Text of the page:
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Tuesday, Jan 12,2021
Tips for Keeping Your Breath Fresh Under your Mask

While wearing a mask has become an important way to help to slow the spread of COVID-19, unfortunately, it has contributed to “mask mouth”; as persons have become aware of their mouths becoming smelly when wearing masks. Here are some tips to keep your mouth clean and your breath smelling fresh under your mask.

Good dental hygiene and getting regular dental check-ups are the main ways to prevent bad fumes from developing under your masks which can make wearing masks uncomfortable.

Brush: Brushing your teeth at least twice a day will help keep your mouth clean and free of bacteria that leads to cavities and gum disease. However, ensure you wait 30 minutes after eating before brushing to there is no damage to teeth enamel. (Foods that contain citric acid, like oranges, grapefruits and lemons, can soften tooth enamel for a time, and brushing too soon after eating them may damage the enamel while it’s in its weakened state. We recommend eating nutritious foods that are low in sugar and carbohydrates after eating something acidic.)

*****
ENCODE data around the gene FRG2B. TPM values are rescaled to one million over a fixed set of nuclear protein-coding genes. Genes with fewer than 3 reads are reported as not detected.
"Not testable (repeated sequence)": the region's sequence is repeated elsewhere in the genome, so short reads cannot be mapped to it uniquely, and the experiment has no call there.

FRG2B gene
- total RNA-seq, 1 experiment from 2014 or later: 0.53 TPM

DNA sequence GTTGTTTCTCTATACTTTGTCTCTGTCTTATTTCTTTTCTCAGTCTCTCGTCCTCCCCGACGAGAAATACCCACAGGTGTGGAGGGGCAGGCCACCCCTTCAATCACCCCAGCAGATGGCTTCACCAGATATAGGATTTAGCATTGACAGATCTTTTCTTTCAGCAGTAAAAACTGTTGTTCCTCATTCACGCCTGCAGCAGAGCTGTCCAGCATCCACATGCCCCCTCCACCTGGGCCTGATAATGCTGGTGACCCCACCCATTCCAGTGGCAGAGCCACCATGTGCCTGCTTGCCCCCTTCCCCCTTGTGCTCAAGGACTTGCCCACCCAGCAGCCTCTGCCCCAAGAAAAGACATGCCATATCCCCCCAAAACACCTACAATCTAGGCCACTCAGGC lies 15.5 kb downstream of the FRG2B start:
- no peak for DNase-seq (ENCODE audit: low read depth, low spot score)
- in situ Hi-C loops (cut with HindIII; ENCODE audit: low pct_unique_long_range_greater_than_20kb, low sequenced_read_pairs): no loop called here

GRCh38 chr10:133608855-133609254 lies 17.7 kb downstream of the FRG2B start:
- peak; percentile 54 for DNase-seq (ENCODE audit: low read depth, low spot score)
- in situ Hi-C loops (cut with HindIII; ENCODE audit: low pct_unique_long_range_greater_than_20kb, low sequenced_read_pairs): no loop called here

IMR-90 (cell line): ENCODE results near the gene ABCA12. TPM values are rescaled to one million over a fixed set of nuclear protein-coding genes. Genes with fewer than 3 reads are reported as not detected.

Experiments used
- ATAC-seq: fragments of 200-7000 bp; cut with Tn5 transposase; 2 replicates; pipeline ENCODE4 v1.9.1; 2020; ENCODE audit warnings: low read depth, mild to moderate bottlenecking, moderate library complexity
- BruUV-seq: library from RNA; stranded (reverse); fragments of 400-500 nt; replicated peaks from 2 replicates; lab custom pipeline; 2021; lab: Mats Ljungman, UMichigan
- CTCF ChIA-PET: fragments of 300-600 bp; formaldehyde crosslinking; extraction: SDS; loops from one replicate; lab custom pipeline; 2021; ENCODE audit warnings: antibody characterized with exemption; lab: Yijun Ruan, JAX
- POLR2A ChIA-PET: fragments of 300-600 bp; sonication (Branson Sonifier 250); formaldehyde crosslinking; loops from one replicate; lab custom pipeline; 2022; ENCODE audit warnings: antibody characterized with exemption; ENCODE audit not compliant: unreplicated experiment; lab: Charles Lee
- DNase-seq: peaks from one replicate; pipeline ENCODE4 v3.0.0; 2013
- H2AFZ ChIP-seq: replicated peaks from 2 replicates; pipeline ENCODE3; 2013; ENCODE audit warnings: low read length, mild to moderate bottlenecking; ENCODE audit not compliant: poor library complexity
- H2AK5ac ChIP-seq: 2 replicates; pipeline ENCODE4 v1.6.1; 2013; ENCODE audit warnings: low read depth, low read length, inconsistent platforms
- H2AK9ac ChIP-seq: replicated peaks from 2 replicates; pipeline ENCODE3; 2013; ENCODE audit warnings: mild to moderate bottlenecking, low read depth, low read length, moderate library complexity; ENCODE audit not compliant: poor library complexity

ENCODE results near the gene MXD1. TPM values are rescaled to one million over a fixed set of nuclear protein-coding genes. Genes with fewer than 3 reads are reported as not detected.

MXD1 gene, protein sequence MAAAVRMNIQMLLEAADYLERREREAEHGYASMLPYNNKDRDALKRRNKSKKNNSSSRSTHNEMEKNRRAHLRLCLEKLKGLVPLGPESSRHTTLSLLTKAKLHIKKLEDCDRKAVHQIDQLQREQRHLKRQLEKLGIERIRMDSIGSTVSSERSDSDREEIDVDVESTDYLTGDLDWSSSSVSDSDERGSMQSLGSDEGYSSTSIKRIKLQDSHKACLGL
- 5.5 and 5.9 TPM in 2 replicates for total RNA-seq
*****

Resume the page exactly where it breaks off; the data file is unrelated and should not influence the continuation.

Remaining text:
Floss: Floss is #Boss! Many persons have been snacking more since being confined at home or indoors due to COVID lock down restrictions. More eating, especially snacks, can leave bothersome particles in the teeth. We recommend regular flossing paired with brushing, as flossing gets to places in your mouth where your toothbrush cannot reach and removes bacteria that can cause bad breath.

Tongue: Depending on what you eat, your tongue can hold a lot of food residue, so be sure to give it a good brush or scrape to help keep your breath fresh.

Mouthwash: Rinsing/swishing with a mouthwash before you put your mask on can help keep odours at bay. We recommend you use alcohol-free mouthwash as mouthwash with alcohol tend to dry out the mouth.

Water: Staying hydrated with flat water is the best way to keep your mouth moisturized and will neutralize any left-over acid in the mouth and wash away any debris from food and beverages. Some medications can cause dry mouth, which allows bacteria to multiply even faster. You can ask your dentist about this during your next visit. who will be happy to provide more details, specific to whatever medication you might be taking.

Alcohol, smoking, marijuana and vaping: Over-indulging in these habits can lead to dry mouth, inflammation, enamel damage, staining and even oral cancer. Try to cut back or quit, if you can.

As dental health is a huge part of overall health and well-being, it’s worth taking the time and effort to brush and floss every day, which will not only improve your overall health, but will ensure your breath will smell fresher under the mask!